The workshops themselves were interesting and unusual. Eloise attended a potion workshop where you could mix a potion from a variety of labelled ingredients. When you finished the witch would use ‘activation powder’ (bicarbonate of soda – shhh) and water, to make it froth up, which was truly magical.
All activities in the kids’ field were free, even the trampolines. Shambala was the only festival we attended this year that didn’t charge extra for these activities.
There was a sandpit in the main part of the festival overlooking the lake, a crazy golf course, swingball games, and large interactive games throughout the site. The puppet show tent had children’s shows during the day and then adult shows at night. Similarly the playhouse and cinema tent started with children’s shows and ended with cabaret and adult films.
The enchanted wood was a lovely place for families in the day, only turning into a dance area after dark. It all felt very safe and I saw many parents with children sleeping in buggies while they enjoyed the music late at night.
We used the crèche last year, and we booked it again as it worked out so well.
This year the rate had gone up slightly to £7 per hour, but for 3 hours child-free at a festival it was still very good value. As soon as my eldest daughter, Eloise, saw the entrance in the kids’ field she became very excited and actually asked if she could go in.
It was so lovely that the staff were dressed up as bees, continuing the festival spirit for the children, and our children absolutely loved it there. At the end of their session they emerged happy and glowing and clutching bees they had made or drawn.
In exchange, we had 3 hours to enjoy parts of the festival we couldn’t take them. We saw some bands and performances at the playhouse, chilled out in the healing area of the Meadow and joined in with silliness and dancing at the Bearded Kitten stage.
Music and secret venues
With so many stages playing different types of music there is something for everyone. On the main stage we saw the wonderful Shambala Beat Box orchestra, and I was pleased that I managed to see some of the legendary saxophone player Courtney Pine’s set.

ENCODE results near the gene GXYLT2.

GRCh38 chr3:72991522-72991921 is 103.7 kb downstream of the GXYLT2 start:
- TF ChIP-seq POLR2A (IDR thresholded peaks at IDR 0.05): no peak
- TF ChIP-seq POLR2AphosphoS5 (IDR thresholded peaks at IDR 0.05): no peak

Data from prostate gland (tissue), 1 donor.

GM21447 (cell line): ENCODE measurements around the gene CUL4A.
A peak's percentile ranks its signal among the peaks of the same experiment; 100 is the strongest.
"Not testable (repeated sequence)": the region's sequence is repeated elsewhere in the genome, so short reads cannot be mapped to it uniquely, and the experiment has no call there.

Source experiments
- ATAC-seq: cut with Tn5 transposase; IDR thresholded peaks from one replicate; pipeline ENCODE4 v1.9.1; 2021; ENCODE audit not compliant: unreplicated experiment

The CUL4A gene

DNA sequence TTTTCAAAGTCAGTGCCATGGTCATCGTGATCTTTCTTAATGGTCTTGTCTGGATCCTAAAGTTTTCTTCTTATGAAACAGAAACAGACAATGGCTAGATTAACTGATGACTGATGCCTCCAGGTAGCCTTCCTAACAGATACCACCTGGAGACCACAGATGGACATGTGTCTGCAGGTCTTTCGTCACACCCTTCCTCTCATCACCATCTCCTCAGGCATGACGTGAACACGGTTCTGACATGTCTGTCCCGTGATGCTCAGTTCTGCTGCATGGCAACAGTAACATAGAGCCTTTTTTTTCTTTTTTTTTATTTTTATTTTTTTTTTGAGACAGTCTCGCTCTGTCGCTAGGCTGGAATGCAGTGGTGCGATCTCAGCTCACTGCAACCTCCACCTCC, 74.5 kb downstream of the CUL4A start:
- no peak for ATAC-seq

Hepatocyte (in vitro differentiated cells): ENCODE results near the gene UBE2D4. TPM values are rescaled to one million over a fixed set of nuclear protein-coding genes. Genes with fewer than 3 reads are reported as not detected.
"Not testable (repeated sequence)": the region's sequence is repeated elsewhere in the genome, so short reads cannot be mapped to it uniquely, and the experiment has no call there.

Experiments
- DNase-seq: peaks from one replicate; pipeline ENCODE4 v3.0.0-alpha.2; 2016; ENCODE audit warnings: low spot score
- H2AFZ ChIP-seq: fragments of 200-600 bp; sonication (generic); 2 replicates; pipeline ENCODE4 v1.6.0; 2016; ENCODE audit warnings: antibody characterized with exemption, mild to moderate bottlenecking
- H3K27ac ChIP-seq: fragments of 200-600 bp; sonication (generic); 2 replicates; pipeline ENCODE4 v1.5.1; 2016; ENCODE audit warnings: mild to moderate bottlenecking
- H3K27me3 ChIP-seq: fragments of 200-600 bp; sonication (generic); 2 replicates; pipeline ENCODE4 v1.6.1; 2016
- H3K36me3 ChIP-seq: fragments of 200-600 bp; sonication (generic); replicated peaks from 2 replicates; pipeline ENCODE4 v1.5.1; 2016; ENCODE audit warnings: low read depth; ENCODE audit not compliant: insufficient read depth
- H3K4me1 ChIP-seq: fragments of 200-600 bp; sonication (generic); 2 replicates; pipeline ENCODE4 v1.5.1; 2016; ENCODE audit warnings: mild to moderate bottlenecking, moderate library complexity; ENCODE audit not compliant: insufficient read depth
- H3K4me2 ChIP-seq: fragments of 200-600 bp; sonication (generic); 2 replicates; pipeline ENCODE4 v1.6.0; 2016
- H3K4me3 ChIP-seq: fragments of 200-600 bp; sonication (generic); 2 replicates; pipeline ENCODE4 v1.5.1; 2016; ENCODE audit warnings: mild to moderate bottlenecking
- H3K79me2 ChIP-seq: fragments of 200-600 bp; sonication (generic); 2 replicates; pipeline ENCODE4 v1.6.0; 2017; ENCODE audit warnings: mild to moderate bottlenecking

Also quite a lot of the music wasn’t in the programme, and bands and DJs popped up everywhere at secret gigs for those in the know. I missed Electric Swing Circus on one of the main stages but I found out that they were playing again at midnight in the Swingamajig (a secret swing venue). Managing to squeeze into the tent right at the front of the stage, I danced in the packed-out tent with so many grinning fans. Sometimes the band members climbed out into the audience to dance when they weren’t playing. It was such a special experience.
This was truly a festival for people who like dancing. Music played in packed tents throughout the night but there were enough venues that nowhere was ever too crowded. The early hours of the morning were not a place for small children like mine, too busy and noisy for them. But I managed to sneak out after they were in bed to find a completely different Shambala, as many of the venues only opened after dark.
Finding the secret venues was great fun. There was a secret dance floor out the back of Hung’s laundry (yes an actual Chinese laundry!) and another one you could only reach through the doors of a Tardis phone box and down a long narrow tunnel.
My favourite was the stage in the enchanted woods which allowed you to dance out among the trees lit up like a magical fairyland.
It is more like an arena than a stage as viewers stand on piled up hay bales around it. This year it was in the shape of a pirate ship and the ‘ring master’ was dressed like a disco version of Jack Sparrow.